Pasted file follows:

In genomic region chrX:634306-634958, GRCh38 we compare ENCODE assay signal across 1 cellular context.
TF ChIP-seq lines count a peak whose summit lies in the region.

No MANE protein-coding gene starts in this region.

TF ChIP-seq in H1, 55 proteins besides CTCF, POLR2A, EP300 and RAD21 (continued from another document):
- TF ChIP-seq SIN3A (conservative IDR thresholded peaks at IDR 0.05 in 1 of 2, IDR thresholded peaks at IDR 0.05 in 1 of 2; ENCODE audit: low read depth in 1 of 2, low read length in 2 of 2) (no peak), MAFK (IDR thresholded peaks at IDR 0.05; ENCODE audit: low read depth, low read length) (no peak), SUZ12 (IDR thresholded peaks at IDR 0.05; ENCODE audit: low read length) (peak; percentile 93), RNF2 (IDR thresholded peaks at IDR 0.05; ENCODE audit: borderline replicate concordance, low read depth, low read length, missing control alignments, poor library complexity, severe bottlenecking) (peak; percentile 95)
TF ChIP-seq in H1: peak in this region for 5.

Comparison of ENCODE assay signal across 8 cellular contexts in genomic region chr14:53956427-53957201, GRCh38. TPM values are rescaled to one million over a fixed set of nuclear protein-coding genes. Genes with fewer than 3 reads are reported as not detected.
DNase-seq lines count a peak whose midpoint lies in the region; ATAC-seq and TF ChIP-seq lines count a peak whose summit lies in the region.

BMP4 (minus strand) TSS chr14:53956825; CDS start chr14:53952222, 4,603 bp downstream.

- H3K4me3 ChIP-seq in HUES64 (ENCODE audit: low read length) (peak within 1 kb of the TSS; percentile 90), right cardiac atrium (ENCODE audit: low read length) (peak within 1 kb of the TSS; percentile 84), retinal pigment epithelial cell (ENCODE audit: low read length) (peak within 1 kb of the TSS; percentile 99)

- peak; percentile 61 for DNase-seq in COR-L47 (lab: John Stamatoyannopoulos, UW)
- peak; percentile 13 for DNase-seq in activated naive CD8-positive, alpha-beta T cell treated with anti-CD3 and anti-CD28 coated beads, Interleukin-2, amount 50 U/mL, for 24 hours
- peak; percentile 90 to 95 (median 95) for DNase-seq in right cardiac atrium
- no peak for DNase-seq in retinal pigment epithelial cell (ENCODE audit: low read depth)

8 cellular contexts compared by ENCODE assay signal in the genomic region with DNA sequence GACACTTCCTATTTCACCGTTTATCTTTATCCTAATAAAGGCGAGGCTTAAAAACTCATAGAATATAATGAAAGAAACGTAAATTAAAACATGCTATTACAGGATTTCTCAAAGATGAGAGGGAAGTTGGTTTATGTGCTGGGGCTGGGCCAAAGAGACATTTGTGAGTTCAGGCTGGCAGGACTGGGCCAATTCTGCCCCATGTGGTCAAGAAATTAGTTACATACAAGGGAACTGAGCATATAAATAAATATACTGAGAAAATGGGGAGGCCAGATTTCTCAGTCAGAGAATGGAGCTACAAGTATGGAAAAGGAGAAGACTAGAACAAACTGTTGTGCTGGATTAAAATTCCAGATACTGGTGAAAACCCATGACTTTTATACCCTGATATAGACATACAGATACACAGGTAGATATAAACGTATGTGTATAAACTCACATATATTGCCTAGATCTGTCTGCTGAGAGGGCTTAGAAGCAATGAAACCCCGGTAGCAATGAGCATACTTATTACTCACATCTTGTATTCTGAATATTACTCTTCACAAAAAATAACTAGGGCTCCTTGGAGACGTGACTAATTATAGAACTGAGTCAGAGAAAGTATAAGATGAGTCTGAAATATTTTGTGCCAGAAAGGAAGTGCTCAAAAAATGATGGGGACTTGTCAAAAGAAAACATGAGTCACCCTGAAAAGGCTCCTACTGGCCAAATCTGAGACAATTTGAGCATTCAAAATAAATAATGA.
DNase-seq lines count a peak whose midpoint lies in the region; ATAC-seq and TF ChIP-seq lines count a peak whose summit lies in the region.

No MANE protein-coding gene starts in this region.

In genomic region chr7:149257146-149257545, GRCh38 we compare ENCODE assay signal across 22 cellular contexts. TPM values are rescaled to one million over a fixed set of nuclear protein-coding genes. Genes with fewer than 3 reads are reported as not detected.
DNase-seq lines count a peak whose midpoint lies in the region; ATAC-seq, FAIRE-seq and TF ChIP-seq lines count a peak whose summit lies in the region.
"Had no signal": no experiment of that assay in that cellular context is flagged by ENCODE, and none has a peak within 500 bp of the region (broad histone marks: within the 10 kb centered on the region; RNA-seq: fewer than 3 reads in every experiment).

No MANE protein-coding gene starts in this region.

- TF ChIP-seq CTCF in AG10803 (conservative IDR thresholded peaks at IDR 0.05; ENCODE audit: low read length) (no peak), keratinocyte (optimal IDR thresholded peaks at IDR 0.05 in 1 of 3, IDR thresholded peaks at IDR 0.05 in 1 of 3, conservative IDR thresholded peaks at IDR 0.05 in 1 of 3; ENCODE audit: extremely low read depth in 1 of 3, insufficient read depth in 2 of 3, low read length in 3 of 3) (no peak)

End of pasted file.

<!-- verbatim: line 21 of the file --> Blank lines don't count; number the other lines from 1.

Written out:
No MANE protein-coding gene starts in this region.